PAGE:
Your Co-op seeking term is full of opportunities. But without an idea of what you’re looking for, it can be overwhelming. As a newcomer to the communications field, I spent my first seeking term sifting through job after job like a deer in headlights, not knowing what to look for and where to look for it.
Looking back at four fruitful months as a Communications Specialist at Life Sciences BC (LSBC), I’ve realized the importance of personal values in finding a position. In future seeking terms, the first thing I’ll consider in an employer is their mission statement. This will not only cut out time and uncertainty, but lead me to a role where I can feel good about the work I’m doing.
LSBC is a non-government, non-profit industry organization that supports and represents the life sciences community of BC. Being able to personally get on board with LSBC’s mission to build up a provincial ecosystem where life sciences and health technology organizations thrive was crucial to my experience
An organization’s values are the pillars of any communications strategy. A successful communications strategy should always be driven by the vision and mission of the organization, and their values should be embedded in all their messaging. As a communications specialist, you cannot negotiate the values of the organization you are representing– and you shouldn't have to negotiate yours either.
What stood out to me about the position was how easy it was for me to write the opening line of my cover letter. Though I entered the position knowing little about BC’s life sciences sector, my first thought was how grateful I was to be vaccinated against COVID, and how this brought me and my loved ones safety during the pandemic. I wrote about this in the opening line of my cover letter.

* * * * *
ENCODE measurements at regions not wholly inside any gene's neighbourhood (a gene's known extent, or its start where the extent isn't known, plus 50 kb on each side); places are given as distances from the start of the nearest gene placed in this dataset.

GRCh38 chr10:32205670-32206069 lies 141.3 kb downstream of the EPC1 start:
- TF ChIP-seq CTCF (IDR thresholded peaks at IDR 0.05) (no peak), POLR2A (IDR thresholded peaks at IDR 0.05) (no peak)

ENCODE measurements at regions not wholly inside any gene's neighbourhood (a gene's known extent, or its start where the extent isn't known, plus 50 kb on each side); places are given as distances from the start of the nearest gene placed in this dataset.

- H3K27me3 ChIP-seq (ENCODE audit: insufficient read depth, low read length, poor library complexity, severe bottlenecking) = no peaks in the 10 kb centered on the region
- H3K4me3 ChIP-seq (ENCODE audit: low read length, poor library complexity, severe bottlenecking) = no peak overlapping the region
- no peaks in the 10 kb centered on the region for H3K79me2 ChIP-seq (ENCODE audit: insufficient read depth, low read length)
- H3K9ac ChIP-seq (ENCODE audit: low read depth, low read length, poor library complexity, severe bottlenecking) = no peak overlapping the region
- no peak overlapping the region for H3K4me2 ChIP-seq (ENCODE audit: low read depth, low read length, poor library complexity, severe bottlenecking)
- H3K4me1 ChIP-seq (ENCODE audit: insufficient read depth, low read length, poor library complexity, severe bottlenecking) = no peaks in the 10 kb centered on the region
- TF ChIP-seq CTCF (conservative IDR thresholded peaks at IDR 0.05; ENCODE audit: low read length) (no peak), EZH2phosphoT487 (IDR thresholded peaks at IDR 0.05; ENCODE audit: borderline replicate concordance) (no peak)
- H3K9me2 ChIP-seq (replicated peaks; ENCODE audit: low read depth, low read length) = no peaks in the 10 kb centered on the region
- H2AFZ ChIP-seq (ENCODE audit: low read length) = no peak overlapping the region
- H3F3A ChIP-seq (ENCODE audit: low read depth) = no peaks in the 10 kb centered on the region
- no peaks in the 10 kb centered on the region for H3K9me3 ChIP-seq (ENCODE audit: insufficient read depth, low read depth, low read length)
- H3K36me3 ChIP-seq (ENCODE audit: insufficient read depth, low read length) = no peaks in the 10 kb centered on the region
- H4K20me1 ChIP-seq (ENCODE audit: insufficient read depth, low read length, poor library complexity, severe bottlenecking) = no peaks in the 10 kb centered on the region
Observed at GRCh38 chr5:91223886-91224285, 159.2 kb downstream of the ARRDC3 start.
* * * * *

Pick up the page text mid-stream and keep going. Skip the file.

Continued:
Writing the first line of a cover letter is arguably the hardest part of a job application. I was advised to write the body first and the introduction last, and while this can be a good way to overcome writer’s block, I don’t think this is the best approach. Pushing myself to write about my personal connection to an employer’s values will show me what jobs are worth applying for and will save you a lot of time in the long run.
After I accepted the job, the learning curve was steep and so was the buildup of my passion for LSBC’s mission. I had the opportunity to attend webinars, dig deep into LSBC’s magazine archives, and immerse myself in the online community of life sciences in BC.
One of my responsibilities was social listening for news for our website and newsletter. It was through this that I discovered the vast array of research and innovation that was accelerating in the community. BC is home to the fastest growing life sciences ecosystem in Canada. Being able to witness and celebrate our members’ success and the cohesive optimism that our community possesses for overcoming the world’s health problems and achieving a healthier world was inspiring.
If I was not excited by success in the sector, I don’t think my experience would have been nearly as rewarding as it was. LSBC’s values gave me a sense of purpose, encouraging me to think creatively to reach wider audiences and build community in our sector. Developing skills is an important part of Co-op, but making an impact that aligns with your values makes the experience so much more rewarding.